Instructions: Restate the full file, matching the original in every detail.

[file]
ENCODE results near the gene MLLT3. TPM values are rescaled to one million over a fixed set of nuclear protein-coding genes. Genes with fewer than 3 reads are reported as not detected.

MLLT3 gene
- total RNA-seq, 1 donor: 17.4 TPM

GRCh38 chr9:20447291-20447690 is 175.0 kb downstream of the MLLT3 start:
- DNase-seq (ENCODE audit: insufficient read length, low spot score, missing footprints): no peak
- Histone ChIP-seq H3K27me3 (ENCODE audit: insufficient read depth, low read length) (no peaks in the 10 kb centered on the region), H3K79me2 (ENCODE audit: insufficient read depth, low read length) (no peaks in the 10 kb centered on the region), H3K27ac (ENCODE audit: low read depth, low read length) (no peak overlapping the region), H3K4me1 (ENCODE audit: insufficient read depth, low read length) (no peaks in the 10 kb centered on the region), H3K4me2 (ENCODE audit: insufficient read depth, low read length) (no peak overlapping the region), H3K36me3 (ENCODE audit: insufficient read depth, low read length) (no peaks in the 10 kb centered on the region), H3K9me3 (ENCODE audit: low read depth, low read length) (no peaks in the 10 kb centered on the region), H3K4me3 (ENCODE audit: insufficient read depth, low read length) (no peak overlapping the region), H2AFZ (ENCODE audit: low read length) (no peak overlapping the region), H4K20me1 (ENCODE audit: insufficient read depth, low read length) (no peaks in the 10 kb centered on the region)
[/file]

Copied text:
ENCODE results near the gene MLLT3. TPM values are rescaled to one million over a fixed set of nuclear protein-coding genes. Genes with fewer than 3 reads are reported as not detected.

MLLT3 gene
- total RNA-seq, 1 donor: 17.4 TPM

GRCh38 chr9:20447291-20447690 is 175.0 kb downstream of the MLLT3 start:
- DNase-seq (ENCODE audit: insufficient read length, low spot score, missing footprints): no peak
- Histone ChIP-seq H3K27me3 (ENCODE audit: insufficient read depth, low read length) (no peaks in the 10 kb centered on the region), H3K79me2 (ENCODE audit: insufficient read depth, low read length) (no peaks in the 10 kb centered on the region), H3K27ac (ENCODE audit: low read depth, low read length) (no peak overlapping the region), H3K4me1 (ENCODE audit: insufficient read depth, low read length) (no peaks in the 10 kb centered on the region), H3K4me2 (ENCODE audit: insufficient read depth, low read length) (no peak overlapping the region), H3K36me3 (ENCODE audit: insufficient read depth, low read length) (no peaks in the 10 kb centered on the region), H3K9me3 (ENCODE audit: low read depth, low read length) (no peaks in the 10 kb centered on the region), H3K4me3 (ENCODE audit: insufficient read depth, low read length) (no peak overlapping the region), H2AFZ (ENCODE audit: low read length) (no peak overlapping the region), H4K20me1 (ENCODE audit: insufficient read depth, low read length) (no peaks in the 10 kb centered on the region)